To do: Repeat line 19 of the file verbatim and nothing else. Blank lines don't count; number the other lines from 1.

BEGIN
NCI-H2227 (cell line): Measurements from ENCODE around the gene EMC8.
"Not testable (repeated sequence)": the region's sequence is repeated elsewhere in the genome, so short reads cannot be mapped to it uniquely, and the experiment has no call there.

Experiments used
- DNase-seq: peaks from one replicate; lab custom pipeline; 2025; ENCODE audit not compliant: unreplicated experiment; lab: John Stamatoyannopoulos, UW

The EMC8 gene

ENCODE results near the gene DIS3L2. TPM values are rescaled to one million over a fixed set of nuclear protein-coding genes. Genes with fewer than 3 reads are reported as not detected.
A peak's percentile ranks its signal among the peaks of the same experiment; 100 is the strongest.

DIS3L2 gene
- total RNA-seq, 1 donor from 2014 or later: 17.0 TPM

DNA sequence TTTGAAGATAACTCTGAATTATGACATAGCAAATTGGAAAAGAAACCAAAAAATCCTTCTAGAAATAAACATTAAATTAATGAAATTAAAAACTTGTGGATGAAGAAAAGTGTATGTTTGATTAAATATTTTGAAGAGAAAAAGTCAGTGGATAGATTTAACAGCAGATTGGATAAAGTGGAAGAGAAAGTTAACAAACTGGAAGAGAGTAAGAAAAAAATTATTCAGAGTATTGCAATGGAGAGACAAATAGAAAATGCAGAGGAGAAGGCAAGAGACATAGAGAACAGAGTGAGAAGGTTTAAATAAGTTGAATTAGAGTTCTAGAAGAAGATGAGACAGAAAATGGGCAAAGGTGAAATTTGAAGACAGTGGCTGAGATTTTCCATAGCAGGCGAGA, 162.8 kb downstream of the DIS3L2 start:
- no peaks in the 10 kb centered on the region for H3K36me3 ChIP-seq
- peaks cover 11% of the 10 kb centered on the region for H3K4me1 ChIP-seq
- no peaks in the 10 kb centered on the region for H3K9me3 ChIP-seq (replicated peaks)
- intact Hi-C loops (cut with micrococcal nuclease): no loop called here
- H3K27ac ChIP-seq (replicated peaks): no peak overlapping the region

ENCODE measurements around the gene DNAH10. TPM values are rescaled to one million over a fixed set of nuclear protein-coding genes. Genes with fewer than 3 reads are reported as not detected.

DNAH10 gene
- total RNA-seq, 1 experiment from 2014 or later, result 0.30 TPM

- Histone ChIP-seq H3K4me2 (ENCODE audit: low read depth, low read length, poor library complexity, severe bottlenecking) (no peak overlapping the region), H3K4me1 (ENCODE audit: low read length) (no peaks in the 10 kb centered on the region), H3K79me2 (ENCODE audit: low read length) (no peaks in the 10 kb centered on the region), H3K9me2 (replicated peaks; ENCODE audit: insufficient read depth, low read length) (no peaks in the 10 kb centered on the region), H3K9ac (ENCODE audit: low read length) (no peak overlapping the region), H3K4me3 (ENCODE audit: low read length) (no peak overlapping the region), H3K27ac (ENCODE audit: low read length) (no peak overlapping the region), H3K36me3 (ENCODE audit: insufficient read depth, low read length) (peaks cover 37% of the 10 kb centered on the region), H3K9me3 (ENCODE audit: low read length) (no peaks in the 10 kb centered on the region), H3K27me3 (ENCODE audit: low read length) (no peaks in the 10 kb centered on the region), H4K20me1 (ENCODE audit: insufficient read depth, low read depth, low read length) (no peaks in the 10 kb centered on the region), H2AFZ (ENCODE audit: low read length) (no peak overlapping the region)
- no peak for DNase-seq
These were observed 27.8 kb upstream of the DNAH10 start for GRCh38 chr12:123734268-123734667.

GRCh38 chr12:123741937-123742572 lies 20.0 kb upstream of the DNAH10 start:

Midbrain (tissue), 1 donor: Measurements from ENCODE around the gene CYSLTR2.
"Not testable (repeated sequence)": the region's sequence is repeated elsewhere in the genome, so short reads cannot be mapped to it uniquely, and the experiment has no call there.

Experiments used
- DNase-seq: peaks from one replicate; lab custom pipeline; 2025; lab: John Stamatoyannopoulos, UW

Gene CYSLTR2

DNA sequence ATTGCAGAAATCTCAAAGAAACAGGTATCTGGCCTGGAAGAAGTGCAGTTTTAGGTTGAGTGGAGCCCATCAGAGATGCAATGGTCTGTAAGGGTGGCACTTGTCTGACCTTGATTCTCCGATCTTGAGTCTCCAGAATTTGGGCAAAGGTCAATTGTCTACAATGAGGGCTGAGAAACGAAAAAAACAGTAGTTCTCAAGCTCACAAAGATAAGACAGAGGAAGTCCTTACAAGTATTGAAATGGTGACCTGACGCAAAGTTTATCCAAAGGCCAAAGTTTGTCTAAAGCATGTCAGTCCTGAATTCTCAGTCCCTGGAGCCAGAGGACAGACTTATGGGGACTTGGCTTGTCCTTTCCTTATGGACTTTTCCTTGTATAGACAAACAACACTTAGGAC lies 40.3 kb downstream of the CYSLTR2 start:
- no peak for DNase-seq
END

- Histone ChIP-seq H3K4me2 (ENCODE audit: low read depth, low read length, poor library complexity, severe bottlenecking) (no peak overlapping the region), H3K4me1 (ENCODE audit: low read length) (no peaks in the 10 kb centered on the region), H3K79me2 (ENCODE audit: low read length) (no peaks in the 10 kb centered on the region), H3K9me2 (replicated peaks; ENCODE audit: insufficient read depth, low read length) (no peaks in the 10 kb centered on the region), H3K9ac (ENCODE audit: low read length) (no peak overlapping the region), H3K4me3 (ENCODE audit: low read length) (no peak overlapping the region), H3K27ac (ENCODE audit: low read length) (no peak overlapping the region), H3K36me3 (ENCODE audit: insufficient read depth, low read length) (peaks cover 37% of the 10 kb centered on the region), H3K9me3 (ENCODE audit: low read length) (no peaks in the 10 kb centered on the region), H3K27me3 (ENCODE audit: low read length) (no peaks in the 10 kb centered on the region), H4K20me1 (ENCODE audit: insufficient read depth, low read depth, low read length) (no peaks in the 10 kb centered on the region), H2AFZ (ENCODE audit: low read length) (no peak overlapping the region)